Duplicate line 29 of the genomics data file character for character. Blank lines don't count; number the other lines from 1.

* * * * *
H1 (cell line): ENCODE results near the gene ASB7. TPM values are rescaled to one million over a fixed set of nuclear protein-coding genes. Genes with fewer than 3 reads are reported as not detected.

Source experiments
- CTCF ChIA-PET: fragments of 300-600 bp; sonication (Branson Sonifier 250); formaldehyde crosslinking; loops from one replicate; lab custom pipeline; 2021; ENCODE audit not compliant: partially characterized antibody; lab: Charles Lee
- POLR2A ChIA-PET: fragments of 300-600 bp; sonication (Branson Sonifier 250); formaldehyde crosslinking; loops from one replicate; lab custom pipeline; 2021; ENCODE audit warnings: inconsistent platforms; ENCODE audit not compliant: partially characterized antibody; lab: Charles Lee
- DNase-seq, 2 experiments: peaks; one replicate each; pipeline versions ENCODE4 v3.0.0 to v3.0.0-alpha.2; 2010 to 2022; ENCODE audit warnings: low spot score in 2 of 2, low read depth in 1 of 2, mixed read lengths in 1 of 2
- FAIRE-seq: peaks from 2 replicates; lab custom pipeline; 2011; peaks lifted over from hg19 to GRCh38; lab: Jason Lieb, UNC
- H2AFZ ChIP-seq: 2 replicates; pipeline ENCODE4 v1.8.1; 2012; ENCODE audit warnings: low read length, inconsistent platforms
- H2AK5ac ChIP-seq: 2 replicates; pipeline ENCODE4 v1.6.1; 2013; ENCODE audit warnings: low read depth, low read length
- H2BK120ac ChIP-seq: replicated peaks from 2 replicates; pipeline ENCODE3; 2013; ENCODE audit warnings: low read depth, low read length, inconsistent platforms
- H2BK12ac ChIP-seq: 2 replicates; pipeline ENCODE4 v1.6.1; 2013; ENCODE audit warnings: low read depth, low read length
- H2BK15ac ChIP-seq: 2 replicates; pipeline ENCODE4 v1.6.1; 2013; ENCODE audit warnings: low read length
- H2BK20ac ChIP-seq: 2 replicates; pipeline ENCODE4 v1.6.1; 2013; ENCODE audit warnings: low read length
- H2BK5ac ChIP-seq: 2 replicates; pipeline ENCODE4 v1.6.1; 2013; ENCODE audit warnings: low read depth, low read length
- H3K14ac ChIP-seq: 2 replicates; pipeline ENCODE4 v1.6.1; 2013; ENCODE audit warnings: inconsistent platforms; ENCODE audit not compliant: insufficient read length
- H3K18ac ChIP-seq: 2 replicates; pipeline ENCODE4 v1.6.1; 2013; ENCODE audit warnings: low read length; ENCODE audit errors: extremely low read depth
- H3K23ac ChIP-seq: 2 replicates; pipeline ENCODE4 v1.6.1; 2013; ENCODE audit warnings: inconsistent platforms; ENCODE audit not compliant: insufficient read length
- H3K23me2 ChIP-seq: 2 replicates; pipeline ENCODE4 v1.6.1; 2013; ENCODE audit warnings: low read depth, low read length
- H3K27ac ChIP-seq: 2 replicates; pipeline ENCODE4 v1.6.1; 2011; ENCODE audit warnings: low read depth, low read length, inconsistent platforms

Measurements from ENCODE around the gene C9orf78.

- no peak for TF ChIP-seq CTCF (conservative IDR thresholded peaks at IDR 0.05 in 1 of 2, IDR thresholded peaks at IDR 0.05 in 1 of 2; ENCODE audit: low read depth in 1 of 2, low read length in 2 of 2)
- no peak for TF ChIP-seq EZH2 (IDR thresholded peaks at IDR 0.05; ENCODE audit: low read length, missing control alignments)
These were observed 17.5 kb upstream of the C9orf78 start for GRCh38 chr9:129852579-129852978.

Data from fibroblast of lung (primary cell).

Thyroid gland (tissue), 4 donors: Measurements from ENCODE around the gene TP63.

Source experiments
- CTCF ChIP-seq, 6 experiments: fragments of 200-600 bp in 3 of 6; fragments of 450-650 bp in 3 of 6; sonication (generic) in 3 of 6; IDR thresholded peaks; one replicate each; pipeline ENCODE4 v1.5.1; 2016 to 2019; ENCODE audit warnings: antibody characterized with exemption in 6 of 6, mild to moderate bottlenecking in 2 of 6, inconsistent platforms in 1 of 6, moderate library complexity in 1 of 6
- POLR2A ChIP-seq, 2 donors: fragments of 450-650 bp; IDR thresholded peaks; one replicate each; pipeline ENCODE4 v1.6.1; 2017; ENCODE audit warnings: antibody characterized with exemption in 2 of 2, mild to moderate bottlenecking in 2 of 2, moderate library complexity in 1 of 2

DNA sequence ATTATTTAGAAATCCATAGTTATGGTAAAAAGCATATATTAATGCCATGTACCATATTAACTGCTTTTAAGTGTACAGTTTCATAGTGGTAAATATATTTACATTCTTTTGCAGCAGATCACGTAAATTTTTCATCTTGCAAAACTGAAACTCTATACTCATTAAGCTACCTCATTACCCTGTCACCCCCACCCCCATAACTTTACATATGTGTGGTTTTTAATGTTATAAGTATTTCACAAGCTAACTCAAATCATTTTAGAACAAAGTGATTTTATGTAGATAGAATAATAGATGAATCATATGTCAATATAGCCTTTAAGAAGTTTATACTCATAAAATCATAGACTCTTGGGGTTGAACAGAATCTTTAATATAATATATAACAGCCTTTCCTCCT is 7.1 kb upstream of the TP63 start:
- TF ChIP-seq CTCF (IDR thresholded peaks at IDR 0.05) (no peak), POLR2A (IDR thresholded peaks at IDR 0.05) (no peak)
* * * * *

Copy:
- TF ChIP-seq CTCF (IDR thresholded peaks at IDR 0.05) (no peak), POLR2A (IDR thresholded peaks at IDR 0.05) (no peak)